More than 200 “Extraordinarily Detailed”
HO Scale Buildings Ideal For Model Railroads.
Download, Print, and Fun to Build.
Download Your FREE CATALOG of Plans for N scale,
and OO / HO Scale Buildings from our Home Page
When you look at the above images of HO scale buildings, they appear so real as if you could almost reach out and touch them. Fact is; it is hard to believe these images are scaled down model building replicas and not photographs of real world full size structures. It’s the magnificent detailing and “close to life” weathering effects that makes these HO scale models so useful on beautifully detailed model railroad layouts.
You simply download the plans in regular PDF format to print-out on paper using your home computer and printer.
After downloading you’ll see for yourself, how incredibly realistic each of these ho model buildings is. Apart from the scaled down size, they’re almost like looking at the real thing! And if you are not modelling in HO, you can construct the models to N scale, or OO gauge. Just select the scale you prefer at the checkout. It is that easy.
Download Printable Plans For HO Scale Buildings For Your Model Railroad or Diorama
After downloading, these print-out kits are fun and surprisingly easy to construct. You simply glue a plan onto the back of an old cereal pack, and cut the numbered pieces out before gluing each piece into place.
You can even print the plans for each of these ho scale buildings multiple times if you want to construct duplicate models. The only restriction is you can’t give copies away (that is in breach of copyright laws), or trade, or sell copies of the downloaded plans or PDF files to others. The downloaded plan needs to be used by yourself.
To make things easy; the scale model plans seen here for sale are delivered by download as PDF files. You can keep the downloaded plan (s) on your computer for printing out at anytime, and as already mentioned, you can print out multiple copies without paying for additional downloads.
here is the option at the checkout to select the plan size namely N scale, or OO / HO scale buildings. You decide the size you want before you buy. Let’s talk a little bit about buying train track and rail sizes.
The popularity of HO 1:87 scale modeling means that it is the railroading size manufacturers, suppliers, and retailers mainly focus on. That’s why there is a wide variety to choose from in the way of model trains (locomotives and rolling stock), track, accessories, DCC and electrics, scenery supplies, and ho scale buildings. OO is more popular in the UK (but not in the USA), so the choices are more limited in some locations. An unfortunate situation is that one manufacturer’s track may not be directly compatible with that of another manufacturer. It is possible to mix manufacturers by careful shimming of the track and matching rail heights, but this is a more advanced modeling technique and is probably best left to when you are more experienced railroader.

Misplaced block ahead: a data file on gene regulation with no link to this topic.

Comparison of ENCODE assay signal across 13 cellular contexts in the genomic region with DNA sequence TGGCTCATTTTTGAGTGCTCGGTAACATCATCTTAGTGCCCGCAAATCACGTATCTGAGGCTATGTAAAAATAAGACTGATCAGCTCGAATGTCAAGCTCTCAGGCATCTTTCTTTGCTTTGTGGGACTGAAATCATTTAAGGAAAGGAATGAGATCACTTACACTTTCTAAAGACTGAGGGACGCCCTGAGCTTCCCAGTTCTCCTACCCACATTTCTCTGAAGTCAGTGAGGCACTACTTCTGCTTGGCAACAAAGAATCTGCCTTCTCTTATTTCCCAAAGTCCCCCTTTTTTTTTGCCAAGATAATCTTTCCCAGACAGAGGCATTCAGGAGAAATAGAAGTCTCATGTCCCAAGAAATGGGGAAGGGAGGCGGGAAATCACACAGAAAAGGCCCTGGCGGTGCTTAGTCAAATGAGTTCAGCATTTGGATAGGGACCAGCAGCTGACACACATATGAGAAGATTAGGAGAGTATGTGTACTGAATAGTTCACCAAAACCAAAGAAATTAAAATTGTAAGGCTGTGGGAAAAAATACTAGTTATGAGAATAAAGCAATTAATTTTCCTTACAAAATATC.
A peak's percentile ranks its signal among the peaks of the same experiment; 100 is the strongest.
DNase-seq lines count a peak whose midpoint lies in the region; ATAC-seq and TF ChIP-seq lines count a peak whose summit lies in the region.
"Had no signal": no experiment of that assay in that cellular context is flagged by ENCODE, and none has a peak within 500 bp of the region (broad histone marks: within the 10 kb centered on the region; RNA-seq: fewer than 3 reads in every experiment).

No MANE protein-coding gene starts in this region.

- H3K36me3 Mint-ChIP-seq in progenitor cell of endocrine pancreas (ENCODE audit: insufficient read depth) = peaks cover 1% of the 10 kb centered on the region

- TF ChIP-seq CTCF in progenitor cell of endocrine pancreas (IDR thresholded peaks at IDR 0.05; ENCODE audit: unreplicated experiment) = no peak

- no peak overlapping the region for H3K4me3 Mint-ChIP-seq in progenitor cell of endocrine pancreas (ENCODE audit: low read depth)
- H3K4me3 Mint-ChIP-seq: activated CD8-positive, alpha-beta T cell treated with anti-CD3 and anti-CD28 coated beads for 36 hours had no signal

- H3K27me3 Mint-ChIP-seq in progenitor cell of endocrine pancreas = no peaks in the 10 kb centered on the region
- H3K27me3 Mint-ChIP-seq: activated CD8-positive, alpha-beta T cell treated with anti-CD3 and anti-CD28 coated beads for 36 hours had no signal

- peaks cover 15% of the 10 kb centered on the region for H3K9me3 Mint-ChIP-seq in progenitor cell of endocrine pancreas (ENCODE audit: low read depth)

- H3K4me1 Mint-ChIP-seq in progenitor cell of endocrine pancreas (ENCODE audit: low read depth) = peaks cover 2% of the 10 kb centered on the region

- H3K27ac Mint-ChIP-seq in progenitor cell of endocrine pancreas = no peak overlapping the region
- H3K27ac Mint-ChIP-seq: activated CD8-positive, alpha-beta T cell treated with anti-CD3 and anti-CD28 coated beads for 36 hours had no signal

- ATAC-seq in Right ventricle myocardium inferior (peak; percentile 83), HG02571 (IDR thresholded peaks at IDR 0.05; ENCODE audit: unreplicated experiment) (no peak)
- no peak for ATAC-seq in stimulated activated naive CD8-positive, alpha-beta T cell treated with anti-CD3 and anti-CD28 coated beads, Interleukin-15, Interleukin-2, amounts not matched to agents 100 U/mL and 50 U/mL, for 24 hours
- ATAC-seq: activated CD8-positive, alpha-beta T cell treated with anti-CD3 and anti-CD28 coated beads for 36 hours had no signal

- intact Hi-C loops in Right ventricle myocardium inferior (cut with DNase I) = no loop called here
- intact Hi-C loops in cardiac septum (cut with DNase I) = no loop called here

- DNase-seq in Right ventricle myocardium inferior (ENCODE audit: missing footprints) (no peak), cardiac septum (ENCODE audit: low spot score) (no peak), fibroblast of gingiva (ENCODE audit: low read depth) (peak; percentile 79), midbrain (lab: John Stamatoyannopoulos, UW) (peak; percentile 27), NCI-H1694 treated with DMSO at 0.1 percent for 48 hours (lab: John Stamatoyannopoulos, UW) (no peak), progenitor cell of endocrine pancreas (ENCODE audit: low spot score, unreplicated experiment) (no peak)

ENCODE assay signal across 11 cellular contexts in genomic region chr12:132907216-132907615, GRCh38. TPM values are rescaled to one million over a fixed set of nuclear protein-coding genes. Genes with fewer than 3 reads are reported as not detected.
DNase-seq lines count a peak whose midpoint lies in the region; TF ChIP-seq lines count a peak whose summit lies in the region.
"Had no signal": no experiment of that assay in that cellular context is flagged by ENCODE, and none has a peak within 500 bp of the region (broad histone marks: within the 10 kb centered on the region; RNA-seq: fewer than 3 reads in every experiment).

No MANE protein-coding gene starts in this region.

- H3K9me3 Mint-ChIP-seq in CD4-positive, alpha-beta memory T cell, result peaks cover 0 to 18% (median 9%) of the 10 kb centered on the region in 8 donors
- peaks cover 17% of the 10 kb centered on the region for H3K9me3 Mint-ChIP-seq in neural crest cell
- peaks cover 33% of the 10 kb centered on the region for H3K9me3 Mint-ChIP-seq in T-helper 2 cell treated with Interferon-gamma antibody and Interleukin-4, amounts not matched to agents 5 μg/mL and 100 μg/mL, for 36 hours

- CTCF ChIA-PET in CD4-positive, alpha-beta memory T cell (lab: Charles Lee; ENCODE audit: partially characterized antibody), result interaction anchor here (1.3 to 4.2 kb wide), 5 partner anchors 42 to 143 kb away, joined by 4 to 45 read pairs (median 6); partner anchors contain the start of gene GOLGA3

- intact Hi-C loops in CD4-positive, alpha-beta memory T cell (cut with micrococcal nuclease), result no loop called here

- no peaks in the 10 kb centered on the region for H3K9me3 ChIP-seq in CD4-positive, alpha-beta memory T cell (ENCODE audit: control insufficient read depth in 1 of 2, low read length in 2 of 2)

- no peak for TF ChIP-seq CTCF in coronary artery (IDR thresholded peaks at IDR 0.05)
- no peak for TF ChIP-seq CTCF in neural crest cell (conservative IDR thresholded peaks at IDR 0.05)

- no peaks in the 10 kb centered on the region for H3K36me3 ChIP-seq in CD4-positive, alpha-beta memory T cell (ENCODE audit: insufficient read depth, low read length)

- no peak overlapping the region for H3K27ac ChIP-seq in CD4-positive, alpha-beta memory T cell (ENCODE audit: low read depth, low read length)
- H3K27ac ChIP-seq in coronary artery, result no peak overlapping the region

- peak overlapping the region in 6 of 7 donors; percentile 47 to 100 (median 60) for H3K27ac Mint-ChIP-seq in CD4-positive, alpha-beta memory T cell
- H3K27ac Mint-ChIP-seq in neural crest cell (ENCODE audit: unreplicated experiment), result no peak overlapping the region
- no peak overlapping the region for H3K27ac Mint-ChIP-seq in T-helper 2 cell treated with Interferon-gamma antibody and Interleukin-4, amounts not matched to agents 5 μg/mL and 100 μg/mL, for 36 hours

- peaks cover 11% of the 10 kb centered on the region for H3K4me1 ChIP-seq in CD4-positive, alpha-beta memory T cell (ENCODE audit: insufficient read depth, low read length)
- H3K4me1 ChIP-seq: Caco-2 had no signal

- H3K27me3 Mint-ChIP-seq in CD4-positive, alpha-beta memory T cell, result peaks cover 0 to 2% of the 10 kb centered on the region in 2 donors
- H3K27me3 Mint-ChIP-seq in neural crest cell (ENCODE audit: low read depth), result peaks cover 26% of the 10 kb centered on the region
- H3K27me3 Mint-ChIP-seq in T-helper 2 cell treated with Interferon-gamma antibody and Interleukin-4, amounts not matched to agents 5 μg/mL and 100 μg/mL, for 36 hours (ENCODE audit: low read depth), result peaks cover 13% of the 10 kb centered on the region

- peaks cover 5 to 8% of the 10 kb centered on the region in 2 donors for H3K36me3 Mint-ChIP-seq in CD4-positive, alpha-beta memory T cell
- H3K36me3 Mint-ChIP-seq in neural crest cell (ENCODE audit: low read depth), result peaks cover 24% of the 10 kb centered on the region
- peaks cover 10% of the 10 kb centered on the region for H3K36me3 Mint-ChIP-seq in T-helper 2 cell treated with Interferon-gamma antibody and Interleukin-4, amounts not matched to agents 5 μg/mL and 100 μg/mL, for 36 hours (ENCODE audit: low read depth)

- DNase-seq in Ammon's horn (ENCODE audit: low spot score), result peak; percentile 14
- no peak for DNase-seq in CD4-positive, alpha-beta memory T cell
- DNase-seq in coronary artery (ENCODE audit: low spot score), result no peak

The track that the trains run on is a vital part of any scale railroad. All boxed set include a basic oval of sectional track, including straight sections and curved ones of some radius. For example; there are several different manufacturers of OO and HO scale track, and within each manufacturer there are often “code” options. Normally, a boxed train set will include sectional track that is known as Code 100 rail. The code number of a rail refers to the number of 1000th’s of an inch height to the top of the rail. Code 100 rail is 0.100 inches high, code 83 is .083 inches high, and so on. There are several manufacturers that make HO or OO scale rail. Gaugemaster, Shinohara, Peco, Atlas, Bachmann, and Life-Like are some popular companies.
Model train track comes in various forms; there is sectional track, which is fixed to the ties and cannot be bent, plastic roadbed track, flexible track, on which one rail is allowed to slide on the tie strip and can be bent into curves, and bulk rail, which is intended to be hand-laid. Hand laying of track is an advanced technique that won’t be covered in depth here, but is quite popular with so-called “fine scale” modeling. In this variation, great effort is put into making every detail exactly to scale rather than accept the compromise that is inherent with any manufactured product. There is a variation of HO fine-scale called Proto-87 which addresses the issue of larger-than-scale wheel sets and track by using special to-scale track and after market wheelsets for rolling stock in an attempt to make the layout as true to life as possible. Unfortunately, Proto-87 conversion track and equipment ends up not being compatible with mainstream HO products.
Select from the Wide Range of HO Scale Model Railroad Background Buildings